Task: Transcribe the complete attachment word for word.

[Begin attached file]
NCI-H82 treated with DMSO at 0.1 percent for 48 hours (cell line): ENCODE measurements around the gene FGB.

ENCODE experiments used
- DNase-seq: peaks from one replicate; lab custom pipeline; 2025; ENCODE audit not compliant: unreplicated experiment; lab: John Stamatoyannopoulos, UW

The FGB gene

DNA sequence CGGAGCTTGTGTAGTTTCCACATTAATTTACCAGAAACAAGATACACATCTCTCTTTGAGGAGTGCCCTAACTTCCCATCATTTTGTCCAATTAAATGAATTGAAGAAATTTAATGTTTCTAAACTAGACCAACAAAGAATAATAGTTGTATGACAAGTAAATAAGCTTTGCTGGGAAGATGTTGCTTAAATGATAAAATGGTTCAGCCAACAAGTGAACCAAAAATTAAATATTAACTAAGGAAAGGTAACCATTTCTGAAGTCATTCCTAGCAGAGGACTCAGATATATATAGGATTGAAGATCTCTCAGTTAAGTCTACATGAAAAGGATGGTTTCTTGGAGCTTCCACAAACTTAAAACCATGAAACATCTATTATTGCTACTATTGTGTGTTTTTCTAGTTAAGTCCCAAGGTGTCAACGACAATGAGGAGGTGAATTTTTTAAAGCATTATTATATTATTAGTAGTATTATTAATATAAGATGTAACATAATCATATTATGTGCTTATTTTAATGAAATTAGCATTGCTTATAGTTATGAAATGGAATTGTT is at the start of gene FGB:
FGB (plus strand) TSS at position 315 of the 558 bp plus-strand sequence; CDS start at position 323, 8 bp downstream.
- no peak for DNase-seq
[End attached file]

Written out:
NCI-H82 treated with DMSO at 0.1 percent for 48 hours (cell line): ENCODE measurements around the gene FGB.

ENCODE experiments used
- DNase-seq: peaks from one replicate; lab custom pipeline; 2025; ENCODE audit not compliant: unreplicated experiment; lab: John Stamatoyannopoulos, UW

The FGB gene

DNA sequence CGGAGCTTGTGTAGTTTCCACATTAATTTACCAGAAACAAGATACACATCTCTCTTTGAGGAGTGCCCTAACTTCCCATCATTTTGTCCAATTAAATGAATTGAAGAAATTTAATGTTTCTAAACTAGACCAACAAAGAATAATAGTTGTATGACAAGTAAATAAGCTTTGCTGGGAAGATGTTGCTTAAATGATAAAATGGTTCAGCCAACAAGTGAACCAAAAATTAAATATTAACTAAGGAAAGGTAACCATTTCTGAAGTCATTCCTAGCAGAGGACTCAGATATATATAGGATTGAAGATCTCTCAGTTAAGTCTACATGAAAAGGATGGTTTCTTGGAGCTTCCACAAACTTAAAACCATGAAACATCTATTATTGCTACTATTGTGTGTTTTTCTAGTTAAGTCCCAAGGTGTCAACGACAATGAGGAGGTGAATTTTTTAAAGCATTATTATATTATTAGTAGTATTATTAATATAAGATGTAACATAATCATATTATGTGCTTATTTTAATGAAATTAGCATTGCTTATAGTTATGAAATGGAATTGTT is at the start of gene FGB:
FGB (plus strand) TSS at position 315 of the 558 bp plus-strand sequence; CDS start at position 323, 8 bp downstream.
- no peak for DNase-seq